Firms promote spam-busting solution

Spam levels are rising in the Middle East at an alarming rate, with companies in the region being hit with double the amount of unsolicited e-mails they were receiving just four months ago.

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By  Peter Branton Published  December 16, 2003

Spam levels are rising in the Middle East at an alarming rate, with companies in the region being hit with double the amount of unsolicited e-mails they were receiving just four months ago.

At least, that's the claim put forward by three companies in the region who are launching a joint campaign to promote their own anti-spamming solutions. Borderware Technologies, Sun Microsystems and Tech Access have pooled their efforts to provide users with an anti-spamming solution and facilities to test it out.

Borderware, an enterprise gateway security company, is providing a solution running on Sun hardware that creates a secure hardware and software bundled 'soft appliance.' This, the company claims, provides true gateway security, allowing the solution to be deployed at the gateway of your network, as opposed to being just another targetable system on your internal network.

As well as raising awareness of the business issues associated with unwanted e-mail overload, the campaign will enable companies to test the solution at Tech Access' Solution Centre in Dubai, United Arab Emirates, a Sun Authorized iForce Ready Center.

Spam is the result of companies flooding the Internet with multiple copies of the same message-mail, usually a commercial advert, to force their message onto people who would not usually choose to receive it.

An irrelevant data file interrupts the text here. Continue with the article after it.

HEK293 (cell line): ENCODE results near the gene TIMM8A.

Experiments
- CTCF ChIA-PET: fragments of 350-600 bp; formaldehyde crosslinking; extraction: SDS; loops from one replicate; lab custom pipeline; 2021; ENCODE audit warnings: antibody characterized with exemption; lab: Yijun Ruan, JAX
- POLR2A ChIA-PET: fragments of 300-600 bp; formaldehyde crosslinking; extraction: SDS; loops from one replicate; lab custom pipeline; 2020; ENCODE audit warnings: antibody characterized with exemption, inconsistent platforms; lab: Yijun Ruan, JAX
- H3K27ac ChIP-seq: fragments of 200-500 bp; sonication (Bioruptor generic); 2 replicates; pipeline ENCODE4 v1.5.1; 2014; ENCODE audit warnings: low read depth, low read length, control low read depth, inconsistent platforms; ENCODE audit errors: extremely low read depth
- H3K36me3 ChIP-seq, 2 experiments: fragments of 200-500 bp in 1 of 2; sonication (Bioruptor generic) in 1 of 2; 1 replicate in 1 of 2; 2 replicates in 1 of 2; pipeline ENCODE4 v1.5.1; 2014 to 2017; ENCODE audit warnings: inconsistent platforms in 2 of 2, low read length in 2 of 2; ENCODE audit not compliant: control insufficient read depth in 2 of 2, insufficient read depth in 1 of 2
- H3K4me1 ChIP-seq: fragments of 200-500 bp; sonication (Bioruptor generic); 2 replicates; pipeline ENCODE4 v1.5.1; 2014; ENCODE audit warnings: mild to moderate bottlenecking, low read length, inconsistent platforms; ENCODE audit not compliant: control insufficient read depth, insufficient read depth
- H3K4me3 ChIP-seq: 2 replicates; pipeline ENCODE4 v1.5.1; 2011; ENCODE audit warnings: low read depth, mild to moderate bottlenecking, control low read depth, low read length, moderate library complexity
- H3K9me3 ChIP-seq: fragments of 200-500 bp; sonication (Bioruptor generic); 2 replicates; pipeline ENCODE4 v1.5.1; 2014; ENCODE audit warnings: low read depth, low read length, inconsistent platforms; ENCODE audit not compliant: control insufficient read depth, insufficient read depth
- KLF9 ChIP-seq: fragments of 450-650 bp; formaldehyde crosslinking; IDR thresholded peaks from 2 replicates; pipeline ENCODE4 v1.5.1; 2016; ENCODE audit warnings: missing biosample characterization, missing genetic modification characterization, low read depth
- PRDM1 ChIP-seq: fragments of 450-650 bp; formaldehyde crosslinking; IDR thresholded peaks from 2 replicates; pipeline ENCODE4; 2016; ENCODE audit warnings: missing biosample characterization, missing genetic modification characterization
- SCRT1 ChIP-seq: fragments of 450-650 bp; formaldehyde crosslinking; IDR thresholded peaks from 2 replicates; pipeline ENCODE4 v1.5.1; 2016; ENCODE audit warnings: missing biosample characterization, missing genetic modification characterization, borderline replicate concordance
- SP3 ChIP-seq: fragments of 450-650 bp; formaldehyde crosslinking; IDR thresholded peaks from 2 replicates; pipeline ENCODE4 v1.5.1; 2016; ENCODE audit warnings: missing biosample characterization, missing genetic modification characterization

"Until now, spam has not been as much of a problem in the Middle East as it has in Europe and the United States, because spammers didn't see the Middle East as a target market. However, in recent months, the level of spam has increased significantly, perhaps fueled by the rising population of people going online in the Middle East," said Dean Bell, regional director, Borderware.

"The situation is only getting worse, as the wider dissemination of e-mail addresses creates a 'snowball' effect, accelerating the spam problem. Part of the impetus behind our shared campaign is to help companies in the region understand how they can safeguard their e-mail systems from unwanted messaging" added Martyn Molnar, solutions architect, Tech Access.

One of the key messages of the joint campaign is to avoid making a distinction between spam and viruses - both are unwanted deliveries that reduce the effectiveness of companies' communication systems - and to remember the importance of developing a strategy for safeguarding your system from both.

Because spam emails are creatively designed to look like something that people would want to read, and sometimes appear to be from a friend or colleague, they are readily opened by employees - which creates the risk of opening the system to viruses.

"Once the message is opened, it is too late. That is why companies require a specific mail firewall that can filter out the harmful material, using much more than content filtering technologies." said Bell.

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